City Gallery

Past exhibition

Dick Frizzell: Portrait of a Serious Artiste

15 March–25 May 1997

CURATOR Allan Smith PARTNER Dunedin Public Art Gallery OTHER VENUES Dunedin Public Art Gallery, 7 June–17 August; Auckland Art Gallery, 30 August–16 November 1997; Govett-Brewster Gallery, New Plymouth, 13 December–8 February 1998; Waikato Museum of Art and History, Hamilton, March–May 1998 SPONSORS Saatchi & Saatchi, Creative New Zealand PUBLICATION essays Allan Smith, Robert Leonard

Painter Dick Frizzell is a key figure in New Zealand art despite—or because of—his attempts to stand apart. Covering work made since the mid 1970s, Portrait of a Serious Artiste is his greatest-hits show.

After studying at Christchurch's Canterbury School of Fine Arts in the early 1960s, Frizzell pursues a successful career as a commercial artist working across illustration, animation, and advertising. He helps animate Ches'n'Dale for the iconic Chesdale Cheese; he designs record covers and illustrates School Journals.

In the mid-to-late-1970s, he increasingly moves out of commercial work, to become a 'real' artist. However, his approach remains grounded in his commercial-art facility and ethos. His early paintings include high-art parodies and comic-book quotations (Cubist Still Life with Hulk Cover, Lemon, and Jug, 1974), pop studies of fish-tin labels (Black Geisha, 1978), and mock-heroic self portraits (Self Portrait as a Lion Tamer, 1978). In his manifesto painting, Self Portrait as a Serious Artiste, Art as Rock’n’Roll (1978), Frizzell pictures himself in a humble black singlet, but on the cover of Rolling Stone. Is it a critique of the artist hero or a narcissistic fantasy?

Critic Francis Pound includes Frizzell in his game-changing 1983 Auckland City Art Gallery show New Image, grouping him with other Auckland artists who have turned their backs on New Zealand’s moody expressive-realist landscape tradition in favour of witty, urbane, pop imagery and art in-jokes.

Throughout the 1980s, Frizzell responds to turns in the art discussion. When neo-expressionist ‘bad painting’ is in, he makes his own comic-book version of it—bad ‘bad painting’. When regionalist landscape painting is condemned, he creates an ironic pastiche of it, passing it off as ‘real painting’ to those who know no better (addressing his work to unknowing believers and knowing disbelievers alike). With Frizzell, everything is in inverted commas.

In 1992, Frizzell unveils his controversial Tiki show at Auckland’s Gow Langsford Gallery. He renders Māori tiki imagery in a variety of modern-art styles, flaunting his stylistic versatility. Deliberately provocative, the show is a response to growing artworld concern about cultural appropriation—a hot-potato issue. However, the show turns on an ambiguity: are we to read it as cultural appropriation pure and simple or as a commentary on the long history of that appropriation? Either way, Frizzell is attacked for his presumption.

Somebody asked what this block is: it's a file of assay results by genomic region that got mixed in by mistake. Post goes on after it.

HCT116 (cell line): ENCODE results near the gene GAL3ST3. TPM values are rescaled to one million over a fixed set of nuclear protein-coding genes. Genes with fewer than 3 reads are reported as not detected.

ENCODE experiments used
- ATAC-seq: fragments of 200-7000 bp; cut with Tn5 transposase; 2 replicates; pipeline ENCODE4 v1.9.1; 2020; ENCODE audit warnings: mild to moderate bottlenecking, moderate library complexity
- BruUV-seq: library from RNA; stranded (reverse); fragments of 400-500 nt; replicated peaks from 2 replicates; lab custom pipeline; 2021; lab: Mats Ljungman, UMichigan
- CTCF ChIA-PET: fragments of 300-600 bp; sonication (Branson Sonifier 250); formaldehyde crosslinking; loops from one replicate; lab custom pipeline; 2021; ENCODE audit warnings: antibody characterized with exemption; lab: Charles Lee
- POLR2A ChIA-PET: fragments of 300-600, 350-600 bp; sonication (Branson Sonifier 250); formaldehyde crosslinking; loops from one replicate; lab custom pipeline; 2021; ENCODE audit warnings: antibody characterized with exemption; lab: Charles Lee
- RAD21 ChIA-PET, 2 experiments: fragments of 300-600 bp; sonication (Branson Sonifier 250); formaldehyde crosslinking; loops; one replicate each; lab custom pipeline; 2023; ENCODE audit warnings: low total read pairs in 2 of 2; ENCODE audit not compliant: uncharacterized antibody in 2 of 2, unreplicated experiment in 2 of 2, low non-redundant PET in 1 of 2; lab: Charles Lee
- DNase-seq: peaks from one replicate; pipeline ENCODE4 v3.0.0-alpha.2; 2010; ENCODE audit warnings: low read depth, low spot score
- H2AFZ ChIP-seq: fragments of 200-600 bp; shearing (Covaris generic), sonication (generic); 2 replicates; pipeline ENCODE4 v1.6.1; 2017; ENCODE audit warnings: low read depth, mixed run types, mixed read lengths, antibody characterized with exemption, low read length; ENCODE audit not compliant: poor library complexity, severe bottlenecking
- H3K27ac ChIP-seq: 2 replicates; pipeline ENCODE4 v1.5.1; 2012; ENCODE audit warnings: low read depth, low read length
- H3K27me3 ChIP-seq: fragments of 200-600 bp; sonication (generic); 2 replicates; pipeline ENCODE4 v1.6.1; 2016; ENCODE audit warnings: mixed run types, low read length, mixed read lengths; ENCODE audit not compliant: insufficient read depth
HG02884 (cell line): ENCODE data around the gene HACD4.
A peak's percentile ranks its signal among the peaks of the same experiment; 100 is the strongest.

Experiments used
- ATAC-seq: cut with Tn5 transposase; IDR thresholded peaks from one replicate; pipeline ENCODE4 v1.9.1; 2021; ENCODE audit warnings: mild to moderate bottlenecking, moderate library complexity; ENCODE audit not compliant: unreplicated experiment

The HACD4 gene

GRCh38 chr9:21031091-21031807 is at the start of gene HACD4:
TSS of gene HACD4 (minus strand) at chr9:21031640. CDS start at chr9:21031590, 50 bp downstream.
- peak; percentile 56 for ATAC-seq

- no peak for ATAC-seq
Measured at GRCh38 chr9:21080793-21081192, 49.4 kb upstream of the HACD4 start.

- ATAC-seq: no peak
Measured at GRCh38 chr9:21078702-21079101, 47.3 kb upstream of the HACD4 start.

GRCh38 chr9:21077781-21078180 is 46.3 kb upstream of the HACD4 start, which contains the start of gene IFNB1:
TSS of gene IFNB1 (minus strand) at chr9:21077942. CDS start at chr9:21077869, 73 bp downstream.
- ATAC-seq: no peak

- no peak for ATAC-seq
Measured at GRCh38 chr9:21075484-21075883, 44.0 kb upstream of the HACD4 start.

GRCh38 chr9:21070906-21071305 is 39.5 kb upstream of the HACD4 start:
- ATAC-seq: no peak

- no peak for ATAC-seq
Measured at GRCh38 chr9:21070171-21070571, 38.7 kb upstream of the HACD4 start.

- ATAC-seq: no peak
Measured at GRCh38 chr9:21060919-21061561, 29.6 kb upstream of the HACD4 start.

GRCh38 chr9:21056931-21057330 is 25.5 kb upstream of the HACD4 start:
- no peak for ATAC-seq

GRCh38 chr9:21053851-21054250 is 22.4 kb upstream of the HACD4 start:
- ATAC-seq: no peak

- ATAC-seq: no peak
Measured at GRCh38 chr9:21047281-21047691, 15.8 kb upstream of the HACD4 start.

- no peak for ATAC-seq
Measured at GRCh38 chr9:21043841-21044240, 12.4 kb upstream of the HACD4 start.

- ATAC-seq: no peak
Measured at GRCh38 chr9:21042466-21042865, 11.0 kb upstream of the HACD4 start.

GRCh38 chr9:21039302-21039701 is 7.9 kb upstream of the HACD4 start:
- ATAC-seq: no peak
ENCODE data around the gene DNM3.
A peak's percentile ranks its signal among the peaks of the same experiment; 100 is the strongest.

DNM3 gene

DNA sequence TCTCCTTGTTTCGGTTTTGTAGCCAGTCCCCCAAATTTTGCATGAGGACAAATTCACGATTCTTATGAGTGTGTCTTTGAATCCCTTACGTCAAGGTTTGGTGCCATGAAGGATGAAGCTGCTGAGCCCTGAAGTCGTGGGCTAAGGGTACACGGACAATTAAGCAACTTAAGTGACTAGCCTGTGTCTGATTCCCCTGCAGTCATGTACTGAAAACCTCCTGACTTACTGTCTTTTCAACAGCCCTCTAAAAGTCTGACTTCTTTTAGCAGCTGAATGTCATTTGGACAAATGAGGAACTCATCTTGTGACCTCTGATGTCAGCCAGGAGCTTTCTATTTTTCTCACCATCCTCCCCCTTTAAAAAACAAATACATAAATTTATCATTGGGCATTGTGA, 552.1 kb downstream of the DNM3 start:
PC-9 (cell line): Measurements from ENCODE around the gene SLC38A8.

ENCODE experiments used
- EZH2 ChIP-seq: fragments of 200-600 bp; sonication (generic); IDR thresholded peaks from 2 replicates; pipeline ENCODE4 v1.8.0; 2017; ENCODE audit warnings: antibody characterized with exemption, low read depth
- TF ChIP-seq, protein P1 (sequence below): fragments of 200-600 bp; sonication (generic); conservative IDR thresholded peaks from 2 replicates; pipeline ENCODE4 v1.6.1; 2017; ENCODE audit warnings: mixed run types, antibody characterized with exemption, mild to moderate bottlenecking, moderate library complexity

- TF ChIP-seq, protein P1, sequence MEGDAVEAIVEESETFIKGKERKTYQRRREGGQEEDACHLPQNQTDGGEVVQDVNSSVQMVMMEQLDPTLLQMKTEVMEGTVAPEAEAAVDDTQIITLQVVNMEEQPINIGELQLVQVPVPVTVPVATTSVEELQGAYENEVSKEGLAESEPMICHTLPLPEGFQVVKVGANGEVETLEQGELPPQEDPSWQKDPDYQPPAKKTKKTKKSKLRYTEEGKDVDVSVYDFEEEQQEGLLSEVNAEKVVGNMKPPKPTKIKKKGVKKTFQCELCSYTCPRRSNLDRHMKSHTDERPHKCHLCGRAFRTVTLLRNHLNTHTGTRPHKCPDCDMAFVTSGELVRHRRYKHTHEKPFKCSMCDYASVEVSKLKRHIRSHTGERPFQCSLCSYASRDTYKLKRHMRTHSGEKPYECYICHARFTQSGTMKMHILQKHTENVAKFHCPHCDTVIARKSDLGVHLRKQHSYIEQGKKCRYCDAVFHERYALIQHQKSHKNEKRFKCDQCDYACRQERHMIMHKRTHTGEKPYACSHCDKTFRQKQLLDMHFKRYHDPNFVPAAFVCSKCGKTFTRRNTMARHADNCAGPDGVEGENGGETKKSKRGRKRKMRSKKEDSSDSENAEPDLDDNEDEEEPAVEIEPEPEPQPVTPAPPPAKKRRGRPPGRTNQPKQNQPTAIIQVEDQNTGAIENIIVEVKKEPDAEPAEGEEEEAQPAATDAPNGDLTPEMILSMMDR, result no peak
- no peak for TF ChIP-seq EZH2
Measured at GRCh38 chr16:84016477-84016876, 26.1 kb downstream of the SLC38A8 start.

After the incendiary Tiki paintings, Frizzell goes on to produce mock-modernist works, like Big Soft Stella (1994). His family dub these parodies 'Dadstracts'. They don't strike a nerve—no one is offended.

As well as the paintings, examples of Frizzell's commercial work, source materials and workbooks, and printed ephemera are presented in vitrines.

The show is supported by the Gallery’s regular sponsor, the ad agency Saatchi & Saatchi Wellington, whose mainstays Gavin Bradley and Len Cheeseman design the accompanying book—perfect brand alignment.

In his Listener review, ‘Irony Man’, Justin Paton describes Frizzell's works as 'meta-chuckling art re-runs'. He adds a cautionary note: ‘What’s much harder right now is to stand up and defend something you believe in—to say “this matters” or “that is beautiful”—without enclosing that something in embarrassed quotation marks or smothering it in nostalgia. In Frizzell’s early work, irony served as just such a defence: it was a way of protesting, gently, that the high-minded notions of the artistic vocation just ignored the unruly facts of the everyday … Yet in much recent art, and even in art as charming as Frizzell’s, “irony” has become an alibi, an escape hatch, a hedge against the possibility of emotion.’

Frizzell is an artist but also a pop-culture figure. He plays it both ways. To the serious art world, he makes lite art and makes light of art; to a wider audience, he remains a ‘real’ painter. He will continue to do commercial jobs, but they will increasingly riff on and assume his position and brand as a 'real' artist. Frizzell blurs the relationship between his art and his commercial work, between art world and real world.